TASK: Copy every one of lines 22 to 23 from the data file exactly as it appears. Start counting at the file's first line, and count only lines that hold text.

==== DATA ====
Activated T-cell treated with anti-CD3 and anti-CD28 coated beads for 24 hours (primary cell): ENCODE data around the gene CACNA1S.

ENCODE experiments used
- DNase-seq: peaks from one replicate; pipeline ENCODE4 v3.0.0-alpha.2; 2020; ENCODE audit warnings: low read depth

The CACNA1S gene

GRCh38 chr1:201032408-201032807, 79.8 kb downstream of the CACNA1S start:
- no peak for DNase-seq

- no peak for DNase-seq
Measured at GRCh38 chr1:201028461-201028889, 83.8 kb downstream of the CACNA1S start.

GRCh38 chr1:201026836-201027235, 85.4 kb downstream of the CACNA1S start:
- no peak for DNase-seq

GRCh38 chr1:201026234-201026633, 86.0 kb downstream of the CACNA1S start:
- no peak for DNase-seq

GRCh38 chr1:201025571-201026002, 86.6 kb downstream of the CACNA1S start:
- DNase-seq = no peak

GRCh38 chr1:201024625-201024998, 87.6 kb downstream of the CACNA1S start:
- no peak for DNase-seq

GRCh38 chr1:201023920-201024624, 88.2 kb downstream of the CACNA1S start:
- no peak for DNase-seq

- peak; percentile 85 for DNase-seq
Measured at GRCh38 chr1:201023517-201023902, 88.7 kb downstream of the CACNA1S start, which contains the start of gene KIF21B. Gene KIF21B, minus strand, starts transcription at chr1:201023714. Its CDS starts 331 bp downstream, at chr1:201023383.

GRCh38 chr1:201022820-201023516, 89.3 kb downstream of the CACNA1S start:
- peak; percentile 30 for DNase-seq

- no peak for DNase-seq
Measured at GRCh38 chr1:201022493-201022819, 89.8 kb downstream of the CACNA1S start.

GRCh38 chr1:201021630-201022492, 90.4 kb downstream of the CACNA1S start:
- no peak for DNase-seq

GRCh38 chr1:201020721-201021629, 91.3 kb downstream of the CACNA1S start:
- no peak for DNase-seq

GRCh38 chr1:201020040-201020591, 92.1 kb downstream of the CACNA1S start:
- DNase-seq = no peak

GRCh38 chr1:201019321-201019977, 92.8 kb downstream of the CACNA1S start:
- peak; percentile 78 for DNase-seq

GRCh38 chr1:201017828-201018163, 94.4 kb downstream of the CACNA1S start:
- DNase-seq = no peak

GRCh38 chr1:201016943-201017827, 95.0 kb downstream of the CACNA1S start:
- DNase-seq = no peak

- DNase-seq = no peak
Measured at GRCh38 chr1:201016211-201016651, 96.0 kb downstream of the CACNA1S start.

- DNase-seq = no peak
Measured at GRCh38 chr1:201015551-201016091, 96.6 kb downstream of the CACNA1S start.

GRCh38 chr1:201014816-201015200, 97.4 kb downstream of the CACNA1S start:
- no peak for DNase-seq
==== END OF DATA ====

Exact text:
- peak; percentile 30 for DNase-seq

- no peak for DNase-seq